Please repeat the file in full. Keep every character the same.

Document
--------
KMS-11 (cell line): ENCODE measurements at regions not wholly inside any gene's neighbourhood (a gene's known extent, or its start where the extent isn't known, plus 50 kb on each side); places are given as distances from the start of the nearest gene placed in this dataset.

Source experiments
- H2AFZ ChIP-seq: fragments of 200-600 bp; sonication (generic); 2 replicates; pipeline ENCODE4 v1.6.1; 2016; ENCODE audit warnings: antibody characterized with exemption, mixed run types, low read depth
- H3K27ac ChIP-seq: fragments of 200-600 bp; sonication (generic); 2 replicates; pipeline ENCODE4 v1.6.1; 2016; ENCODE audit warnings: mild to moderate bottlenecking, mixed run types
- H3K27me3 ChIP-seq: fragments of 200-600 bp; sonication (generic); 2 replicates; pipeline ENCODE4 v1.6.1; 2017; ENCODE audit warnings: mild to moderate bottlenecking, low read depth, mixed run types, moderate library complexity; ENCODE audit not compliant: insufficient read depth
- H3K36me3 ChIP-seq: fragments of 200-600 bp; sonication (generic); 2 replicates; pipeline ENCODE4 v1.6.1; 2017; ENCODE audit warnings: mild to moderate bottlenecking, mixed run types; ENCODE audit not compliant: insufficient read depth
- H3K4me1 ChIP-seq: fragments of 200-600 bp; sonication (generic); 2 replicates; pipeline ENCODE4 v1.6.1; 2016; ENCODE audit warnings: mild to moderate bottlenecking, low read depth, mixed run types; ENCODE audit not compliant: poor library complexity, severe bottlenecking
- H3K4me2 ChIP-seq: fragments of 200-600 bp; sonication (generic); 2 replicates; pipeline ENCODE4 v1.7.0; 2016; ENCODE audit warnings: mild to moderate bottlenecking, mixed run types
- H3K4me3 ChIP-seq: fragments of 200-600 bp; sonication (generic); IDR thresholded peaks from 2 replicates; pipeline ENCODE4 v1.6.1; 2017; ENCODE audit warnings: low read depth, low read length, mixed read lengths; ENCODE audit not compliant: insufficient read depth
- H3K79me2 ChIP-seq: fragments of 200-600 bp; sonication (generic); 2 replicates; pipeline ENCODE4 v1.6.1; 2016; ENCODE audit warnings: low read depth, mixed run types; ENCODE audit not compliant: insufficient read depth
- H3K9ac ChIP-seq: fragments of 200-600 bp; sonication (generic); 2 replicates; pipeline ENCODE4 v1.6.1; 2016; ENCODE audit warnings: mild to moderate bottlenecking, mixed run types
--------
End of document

KMS-11 (cell line): ENCODE measurements at regions not wholly inside any gene's neighbourhood (a gene's known extent, or its start where the extent isn't known, plus 50 kb on each side); places are given as distances from the start of the nearest gene placed in this dataset.

Source experiments
- H2AFZ ChIP-seq: fragments of 200-600 bp; sonication (generic); 2 replicates; pipeline ENCODE4 v1.6.1; 2016; ENCODE audit warnings: antibody characterized with exemption, mixed run types, low read depth
- H3K27ac ChIP-seq: fragments of 200-600 bp; sonication (generic); 2 replicates; pipeline ENCODE4 v1.6.1; 2016; ENCODE audit warnings: mild to moderate bottlenecking, mixed run types
- H3K27me3 ChIP-seq: fragments of 200-600 bp; sonication (generic); 2 replicates; pipeline ENCODE4 v1.6.1; 2017; ENCODE audit warnings: mild to moderate bottlenecking, low read depth, mixed run types, moderate library complexity; ENCODE audit not compliant: insufficient read depth
- H3K36me3 ChIP-seq: fragments of 200-600 bp; sonication (generic); 2 replicates; pipeline ENCODE4 v1.6.1; 2017; ENCODE audit warnings: mild to moderate bottlenecking, mixed run types; ENCODE audit not compliant: insufficient read depth
- H3K4me1 ChIP-seq: fragments of 200-600 bp; sonication (generic); 2 replicates; pipeline ENCODE4 v1.6.1; 2016; ENCODE audit warnings: mild to moderate bottlenecking, low read depth, mixed run types; ENCODE audit not compliant: poor library complexity, severe bottlenecking
- H3K4me2 ChIP-seq: fragments of 200-600 bp; sonication (generic); 2 replicates; pipeline ENCODE4 v1.7.0; 2016; ENCODE audit warnings: mild to moderate bottlenecking, mixed run types
- H3K4me3 ChIP-seq: fragments of 200-600 bp; sonication (generic); IDR thresholded peaks from 2 replicates; pipeline ENCODE4 v1.6.1; 2017; ENCODE audit warnings: low read depth, low read length, mixed read lengths; ENCODE audit not compliant: insufficient read depth
- H3K79me2 ChIP-seq: fragments of 200-600 bp; sonication (generic); 2 replicates; pipeline ENCODE4 v1.6.1; 2016; ENCODE audit warnings: low read depth, mixed run types; ENCODE audit not compliant: insufficient read depth
- H3K9ac ChIP-seq: fragments of 200-600 bp; sonication (generic); 2 replicates; pipeline ENCODE4 v1.6.1; 2016; ENCODE audit warnings: mild to moderate bottlenecking, mixed run types